I had a conversation with a co-worker of mine, who is in video production, about what it’s like to watch TV shows and movies when you know so much about the art and science of making TV shows and movies. Where others see dragons and spaceships and raw emotion, a professional sees mistakes in the color, the frame, and the cuts between dialogue. Being a professional in video production changes the way you consume media—you can’t help but see all the little mistakes and tradeoffs.
Being a web designer has a similar effect. I see a website’s patterns before I see its content.
- “This is a WordPress site, looks like a modified TwentyEleven theme.”
- “Upper left logo, upper right nav.”
- “Let’s resize the browser window and see how responsive it is.”
- “Proxima Nova, we meet again.”
- “Tons of ads, probably tons of trackers, and tons of junk in the sidebar and footer.”
Just to give you a few examples. And my website is no exception:
“Color bar, standard one-column blog, static.”
My website’s design is not original. And chances are that yours isn’t either. Websites are built on interlinked patterns that are found throughout every website. So in a sense, no website is truly original. Just as every story can be boiled down to its archetype. Just as every song can be pulled apart into time and key.
In which I now contradict my own thesis
I work with a bunch of skilled folks who all have a good eye for quality. I’m constantly amazed by the links they share of websites and videos and art. They are amazing, sometimes insane, and almost always original.
The thing is, being original does not mean being devoid of patterns. Just because we’ve heard a million stories about a good, yet troubled, unlikely hero being thrust into an adventure only to find out that they were destined to be the hero all along does not mean that Harry Potter, Star Wars, The Matrix, The Wizard of Oz, The Lord of the Rings, and [insert tons of titles here] are not great, original stories. They used the patterns in a new way that captivated people.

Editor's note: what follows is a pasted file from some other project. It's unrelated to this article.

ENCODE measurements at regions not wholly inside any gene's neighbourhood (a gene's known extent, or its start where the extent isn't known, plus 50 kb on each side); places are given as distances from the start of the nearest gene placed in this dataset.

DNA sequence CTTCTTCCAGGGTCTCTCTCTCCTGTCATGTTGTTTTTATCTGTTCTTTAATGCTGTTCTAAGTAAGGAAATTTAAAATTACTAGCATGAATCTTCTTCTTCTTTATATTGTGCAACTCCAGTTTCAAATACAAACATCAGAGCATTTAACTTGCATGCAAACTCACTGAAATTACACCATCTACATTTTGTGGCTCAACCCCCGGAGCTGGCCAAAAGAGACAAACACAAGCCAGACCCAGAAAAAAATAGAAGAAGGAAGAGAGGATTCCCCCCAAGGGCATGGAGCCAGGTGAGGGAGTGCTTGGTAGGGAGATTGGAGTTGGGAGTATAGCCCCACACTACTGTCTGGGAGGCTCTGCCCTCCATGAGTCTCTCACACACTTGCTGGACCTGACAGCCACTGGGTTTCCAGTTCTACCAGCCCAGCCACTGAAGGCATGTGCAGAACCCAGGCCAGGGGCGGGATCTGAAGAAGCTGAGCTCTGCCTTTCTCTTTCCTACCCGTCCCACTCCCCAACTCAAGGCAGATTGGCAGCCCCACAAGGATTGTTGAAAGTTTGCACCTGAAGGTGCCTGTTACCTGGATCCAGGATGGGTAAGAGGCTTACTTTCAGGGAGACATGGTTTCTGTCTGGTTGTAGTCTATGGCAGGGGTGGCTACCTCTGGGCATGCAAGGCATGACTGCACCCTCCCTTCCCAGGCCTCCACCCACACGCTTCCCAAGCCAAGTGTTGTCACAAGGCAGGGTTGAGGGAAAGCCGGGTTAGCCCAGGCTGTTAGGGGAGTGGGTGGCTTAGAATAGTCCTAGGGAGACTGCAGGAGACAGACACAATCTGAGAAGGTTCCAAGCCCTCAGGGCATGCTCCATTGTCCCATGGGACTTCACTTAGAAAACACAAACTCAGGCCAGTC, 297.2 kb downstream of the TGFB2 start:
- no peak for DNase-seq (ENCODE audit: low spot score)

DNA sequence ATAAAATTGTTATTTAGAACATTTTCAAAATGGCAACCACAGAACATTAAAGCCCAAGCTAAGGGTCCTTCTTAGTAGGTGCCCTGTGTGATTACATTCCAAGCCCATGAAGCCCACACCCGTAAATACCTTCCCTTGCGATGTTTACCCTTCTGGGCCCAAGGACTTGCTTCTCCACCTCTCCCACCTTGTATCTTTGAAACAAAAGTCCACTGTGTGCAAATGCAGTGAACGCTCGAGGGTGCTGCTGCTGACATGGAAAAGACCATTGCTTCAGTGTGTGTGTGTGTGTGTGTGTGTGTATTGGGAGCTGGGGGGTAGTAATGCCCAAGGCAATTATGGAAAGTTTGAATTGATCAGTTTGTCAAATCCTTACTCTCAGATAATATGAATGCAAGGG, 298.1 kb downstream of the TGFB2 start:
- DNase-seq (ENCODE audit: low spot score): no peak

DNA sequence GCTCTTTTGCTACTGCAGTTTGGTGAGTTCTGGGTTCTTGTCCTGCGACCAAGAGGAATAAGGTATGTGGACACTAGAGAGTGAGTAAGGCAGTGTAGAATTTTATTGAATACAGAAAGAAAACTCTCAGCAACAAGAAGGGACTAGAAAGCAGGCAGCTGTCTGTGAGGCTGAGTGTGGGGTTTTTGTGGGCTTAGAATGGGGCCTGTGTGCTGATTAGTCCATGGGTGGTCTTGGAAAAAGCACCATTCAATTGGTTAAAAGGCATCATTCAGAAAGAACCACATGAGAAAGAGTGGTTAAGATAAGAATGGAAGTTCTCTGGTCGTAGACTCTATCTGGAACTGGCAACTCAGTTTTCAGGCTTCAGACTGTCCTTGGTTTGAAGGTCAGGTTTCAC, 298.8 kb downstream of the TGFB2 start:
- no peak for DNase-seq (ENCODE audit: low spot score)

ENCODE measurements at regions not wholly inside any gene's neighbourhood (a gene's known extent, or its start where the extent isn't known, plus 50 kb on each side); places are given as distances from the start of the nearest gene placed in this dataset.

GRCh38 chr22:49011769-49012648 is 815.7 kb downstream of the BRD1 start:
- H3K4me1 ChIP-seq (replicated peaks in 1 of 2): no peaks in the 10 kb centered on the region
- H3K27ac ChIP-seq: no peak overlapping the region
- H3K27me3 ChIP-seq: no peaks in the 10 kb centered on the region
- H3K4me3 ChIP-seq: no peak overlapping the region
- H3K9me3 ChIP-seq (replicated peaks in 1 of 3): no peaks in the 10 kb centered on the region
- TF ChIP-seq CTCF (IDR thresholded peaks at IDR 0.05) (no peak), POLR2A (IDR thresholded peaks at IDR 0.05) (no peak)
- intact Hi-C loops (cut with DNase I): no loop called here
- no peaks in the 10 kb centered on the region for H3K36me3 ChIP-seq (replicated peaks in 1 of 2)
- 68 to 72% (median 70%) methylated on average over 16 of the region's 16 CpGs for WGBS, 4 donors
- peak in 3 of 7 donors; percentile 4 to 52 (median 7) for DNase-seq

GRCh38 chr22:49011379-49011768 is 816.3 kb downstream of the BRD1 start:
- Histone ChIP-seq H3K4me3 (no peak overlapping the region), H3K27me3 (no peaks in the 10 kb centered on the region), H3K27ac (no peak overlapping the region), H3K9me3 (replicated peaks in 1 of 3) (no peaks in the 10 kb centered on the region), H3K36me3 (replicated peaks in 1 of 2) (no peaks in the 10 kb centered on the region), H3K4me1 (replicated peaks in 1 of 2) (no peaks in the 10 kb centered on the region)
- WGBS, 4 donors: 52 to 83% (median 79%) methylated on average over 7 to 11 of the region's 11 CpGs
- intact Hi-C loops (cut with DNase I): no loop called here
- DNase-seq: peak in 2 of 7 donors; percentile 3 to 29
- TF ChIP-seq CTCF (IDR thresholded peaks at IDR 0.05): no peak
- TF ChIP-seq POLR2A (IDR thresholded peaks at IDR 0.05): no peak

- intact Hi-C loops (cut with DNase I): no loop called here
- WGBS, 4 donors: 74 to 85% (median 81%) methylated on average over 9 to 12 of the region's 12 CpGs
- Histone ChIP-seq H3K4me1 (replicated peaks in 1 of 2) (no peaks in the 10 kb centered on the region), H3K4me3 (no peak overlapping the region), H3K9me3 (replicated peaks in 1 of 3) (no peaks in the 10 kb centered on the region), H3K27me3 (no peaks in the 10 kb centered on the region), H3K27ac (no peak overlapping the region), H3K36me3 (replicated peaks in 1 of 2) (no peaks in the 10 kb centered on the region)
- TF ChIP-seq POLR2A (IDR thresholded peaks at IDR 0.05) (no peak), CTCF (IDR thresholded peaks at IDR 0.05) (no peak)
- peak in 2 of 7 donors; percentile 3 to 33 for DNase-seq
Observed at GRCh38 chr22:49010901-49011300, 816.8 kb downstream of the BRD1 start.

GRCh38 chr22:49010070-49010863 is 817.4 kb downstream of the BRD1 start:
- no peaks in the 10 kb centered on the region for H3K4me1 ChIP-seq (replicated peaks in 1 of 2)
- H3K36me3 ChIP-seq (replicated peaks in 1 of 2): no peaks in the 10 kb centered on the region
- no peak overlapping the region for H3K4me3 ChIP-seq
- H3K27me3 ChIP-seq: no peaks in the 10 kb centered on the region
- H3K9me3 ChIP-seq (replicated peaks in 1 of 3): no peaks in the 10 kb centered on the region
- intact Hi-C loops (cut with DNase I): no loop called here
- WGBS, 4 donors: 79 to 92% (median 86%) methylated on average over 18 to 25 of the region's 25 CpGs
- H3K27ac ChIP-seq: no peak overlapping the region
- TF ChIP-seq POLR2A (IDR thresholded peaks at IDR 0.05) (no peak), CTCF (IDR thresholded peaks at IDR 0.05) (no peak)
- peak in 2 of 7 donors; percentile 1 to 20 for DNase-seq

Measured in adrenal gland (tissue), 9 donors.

At Mad Genius, we just launched a site for Multicraft International that I think is pretty darn original. You’ll recognize common design patterns used in interesting ways—an apt characteristic given Multicraft’s business. Take the plunge into full-blown creative fusion and check out this sweet animated narrative on process. It’s boss.
I love books. I don’t even read as many physical books as I would like (or digital ones for that matter). But I love how you can look at a book designed a hundred years ago and it more or less looks like books designed today. We’ve pretty much nailed down book layout and typography.1
I designed this website to be a nice place for words to live and be read. I’m not so grandiose as to say the design of this website is timeless, but the timeless design qualities of books, modernist advertising from the 1960’s, and recent trends in minimalist design influenced me a lot. Like any web designer who looks at this site, I see its flaws and compromises. But I also see its potential and its originality.
Go forth and be original
Much of the fun in making things comes from exploring all the pieces you can use—just ask fans of Lego. Don’t worry so much about whether what you are doing is original. Just make sure it’s useful, fun, accessible, beautiful, heartbreaking, effective, or at least consists of one kitten photo.
I would be remiss not to point you in the direction of the canonical work on typography that is “The Elements of Typographic Style” by Robert Bringhurst. ↩